In research that will be presented at the annual meeting of the American Society of Plant Biologists (ASPB) in Chicago (July 7-11, 2007), scientists implemented a successful bioeradication program of an invasive water weed in Africas Lake Victoria. Two insect biocontrol species, weevils in the genus Neochetina, were used, along with mechanical removal, to control the highly invasive water hyacinth, which has also plagued waterways in the southern United States. This method of water hyacinth biocontrol, originally researched and implemented in Florida in the 1970s, eliminates or drastically reduces the use of pesticides. In the Lake Victoria region, water hyacinth threatened livelihoods of local communities by reducing fish populations, fouling hydroelectric power turbines, and providing habitats for malaria and schistosomiasis vectors. Similar biocontrol programs have been successfully applied throughout the tropics and subtropics.
Water hyacinth, Eichhornia crassipes, is one of the most invasive water weeds in the world. A native of South America, it was spread throughout the tropics and subtropics in the last century, mostly by humans. While the plant can potentially be used for sewage treatment and biofuel production, it can also cause severe environmental and socioeconomic damage.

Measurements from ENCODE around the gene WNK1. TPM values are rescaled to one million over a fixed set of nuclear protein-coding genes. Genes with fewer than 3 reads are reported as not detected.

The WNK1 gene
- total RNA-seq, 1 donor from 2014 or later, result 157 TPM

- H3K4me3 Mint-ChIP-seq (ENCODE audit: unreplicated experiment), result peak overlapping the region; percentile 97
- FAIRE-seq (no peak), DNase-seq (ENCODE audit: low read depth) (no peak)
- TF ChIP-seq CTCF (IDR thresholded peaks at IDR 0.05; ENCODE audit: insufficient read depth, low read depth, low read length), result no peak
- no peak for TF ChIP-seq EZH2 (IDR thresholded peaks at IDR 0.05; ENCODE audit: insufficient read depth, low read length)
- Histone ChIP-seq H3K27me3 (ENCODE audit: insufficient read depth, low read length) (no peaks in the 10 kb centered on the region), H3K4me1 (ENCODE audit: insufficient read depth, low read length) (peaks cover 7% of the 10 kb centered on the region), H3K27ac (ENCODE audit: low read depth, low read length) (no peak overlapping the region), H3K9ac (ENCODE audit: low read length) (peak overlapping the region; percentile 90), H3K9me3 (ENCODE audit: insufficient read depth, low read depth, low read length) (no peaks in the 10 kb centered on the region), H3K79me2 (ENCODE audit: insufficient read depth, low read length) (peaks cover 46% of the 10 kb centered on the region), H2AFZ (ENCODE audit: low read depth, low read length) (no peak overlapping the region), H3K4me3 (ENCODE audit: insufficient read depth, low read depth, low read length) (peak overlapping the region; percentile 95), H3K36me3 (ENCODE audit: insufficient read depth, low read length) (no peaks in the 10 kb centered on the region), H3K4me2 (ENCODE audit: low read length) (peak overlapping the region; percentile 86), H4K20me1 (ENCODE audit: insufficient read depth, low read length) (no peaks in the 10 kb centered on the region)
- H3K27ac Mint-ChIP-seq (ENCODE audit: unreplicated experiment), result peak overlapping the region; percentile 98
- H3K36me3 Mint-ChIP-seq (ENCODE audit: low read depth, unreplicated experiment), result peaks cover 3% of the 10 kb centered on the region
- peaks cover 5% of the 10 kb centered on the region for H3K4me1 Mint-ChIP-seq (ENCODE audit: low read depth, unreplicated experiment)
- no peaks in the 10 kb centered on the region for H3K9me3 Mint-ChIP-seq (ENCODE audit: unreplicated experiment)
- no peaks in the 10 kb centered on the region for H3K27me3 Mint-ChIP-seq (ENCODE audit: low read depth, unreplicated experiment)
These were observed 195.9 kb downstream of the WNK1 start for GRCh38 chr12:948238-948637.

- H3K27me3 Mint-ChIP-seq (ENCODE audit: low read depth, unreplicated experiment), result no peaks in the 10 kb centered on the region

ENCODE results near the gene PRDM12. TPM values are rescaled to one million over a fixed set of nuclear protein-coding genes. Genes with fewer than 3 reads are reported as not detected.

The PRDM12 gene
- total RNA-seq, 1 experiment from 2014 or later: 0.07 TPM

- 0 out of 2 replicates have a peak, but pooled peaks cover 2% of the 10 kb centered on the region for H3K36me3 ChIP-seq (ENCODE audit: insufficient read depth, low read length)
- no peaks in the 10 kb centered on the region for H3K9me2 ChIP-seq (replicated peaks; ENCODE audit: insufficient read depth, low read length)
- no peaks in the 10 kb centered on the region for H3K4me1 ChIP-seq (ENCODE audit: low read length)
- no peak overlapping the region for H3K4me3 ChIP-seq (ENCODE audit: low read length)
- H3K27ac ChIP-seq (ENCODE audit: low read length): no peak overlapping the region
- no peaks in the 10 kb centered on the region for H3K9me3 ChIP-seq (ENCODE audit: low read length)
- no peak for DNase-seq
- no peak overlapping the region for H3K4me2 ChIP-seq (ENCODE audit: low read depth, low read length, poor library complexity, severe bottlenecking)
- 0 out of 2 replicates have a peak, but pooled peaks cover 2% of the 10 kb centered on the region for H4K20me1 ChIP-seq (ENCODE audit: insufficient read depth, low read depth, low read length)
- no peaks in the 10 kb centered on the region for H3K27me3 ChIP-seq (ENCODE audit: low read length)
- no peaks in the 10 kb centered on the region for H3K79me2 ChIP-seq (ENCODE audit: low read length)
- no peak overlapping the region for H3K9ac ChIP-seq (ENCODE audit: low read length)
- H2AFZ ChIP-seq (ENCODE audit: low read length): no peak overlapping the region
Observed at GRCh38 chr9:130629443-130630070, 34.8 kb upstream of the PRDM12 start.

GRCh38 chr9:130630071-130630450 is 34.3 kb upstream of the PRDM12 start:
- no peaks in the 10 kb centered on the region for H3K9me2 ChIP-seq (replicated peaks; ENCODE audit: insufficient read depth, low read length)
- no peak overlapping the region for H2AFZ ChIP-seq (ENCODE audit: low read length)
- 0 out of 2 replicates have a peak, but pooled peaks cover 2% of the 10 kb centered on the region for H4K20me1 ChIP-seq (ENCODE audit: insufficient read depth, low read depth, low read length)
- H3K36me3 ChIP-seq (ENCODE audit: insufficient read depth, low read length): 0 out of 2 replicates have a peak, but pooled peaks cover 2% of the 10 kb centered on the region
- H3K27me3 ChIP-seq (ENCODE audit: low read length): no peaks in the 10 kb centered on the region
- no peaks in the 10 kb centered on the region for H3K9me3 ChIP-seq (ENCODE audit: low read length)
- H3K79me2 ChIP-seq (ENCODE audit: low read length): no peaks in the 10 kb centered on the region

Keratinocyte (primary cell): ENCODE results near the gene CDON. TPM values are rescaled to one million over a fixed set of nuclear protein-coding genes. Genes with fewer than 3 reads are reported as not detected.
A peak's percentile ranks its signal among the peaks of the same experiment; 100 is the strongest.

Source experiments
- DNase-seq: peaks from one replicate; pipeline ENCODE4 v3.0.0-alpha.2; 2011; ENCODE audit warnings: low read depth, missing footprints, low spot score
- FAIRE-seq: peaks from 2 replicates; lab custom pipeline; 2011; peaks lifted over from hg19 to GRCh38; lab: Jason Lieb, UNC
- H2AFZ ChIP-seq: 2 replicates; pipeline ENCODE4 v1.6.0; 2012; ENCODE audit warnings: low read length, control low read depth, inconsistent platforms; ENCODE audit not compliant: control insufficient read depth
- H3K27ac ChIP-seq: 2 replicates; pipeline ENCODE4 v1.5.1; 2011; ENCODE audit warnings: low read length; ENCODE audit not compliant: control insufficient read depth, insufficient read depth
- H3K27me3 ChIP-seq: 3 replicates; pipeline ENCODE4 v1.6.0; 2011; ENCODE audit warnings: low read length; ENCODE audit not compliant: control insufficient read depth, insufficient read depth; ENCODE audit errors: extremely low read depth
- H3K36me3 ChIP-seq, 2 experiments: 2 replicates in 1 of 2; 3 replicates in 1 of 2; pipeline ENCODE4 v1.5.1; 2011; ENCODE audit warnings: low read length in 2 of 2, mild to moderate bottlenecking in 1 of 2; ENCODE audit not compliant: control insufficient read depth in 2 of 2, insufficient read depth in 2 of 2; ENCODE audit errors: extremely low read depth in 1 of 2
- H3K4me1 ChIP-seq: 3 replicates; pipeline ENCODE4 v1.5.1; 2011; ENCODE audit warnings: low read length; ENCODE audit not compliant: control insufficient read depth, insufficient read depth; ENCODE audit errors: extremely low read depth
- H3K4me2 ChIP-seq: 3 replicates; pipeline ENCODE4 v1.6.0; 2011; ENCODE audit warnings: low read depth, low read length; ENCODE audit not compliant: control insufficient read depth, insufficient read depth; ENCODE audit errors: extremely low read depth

Dr. James Ogwang, a biocontrol entomologist with the Uganda National Agricultural Research Organization, and his colleagues, implemented a successful program that rid Lake Victoria of the weed. The control strategy integrated mechanical removal and use of two insects that are natural enemies of the weed--weevils in the genus Neochetina--N. bruchi and N. eichhorniae, both natives of South America.
Dr. Ogwangs work on the Lake Victoria water hyacinth eradication program was recently featured on National Geographics television series, Strange Days on Planet Earth. He will be giving a presentation on this work at the annual meeting of the Amer
Contact: Brian Hyps
American Society of Plant Biologists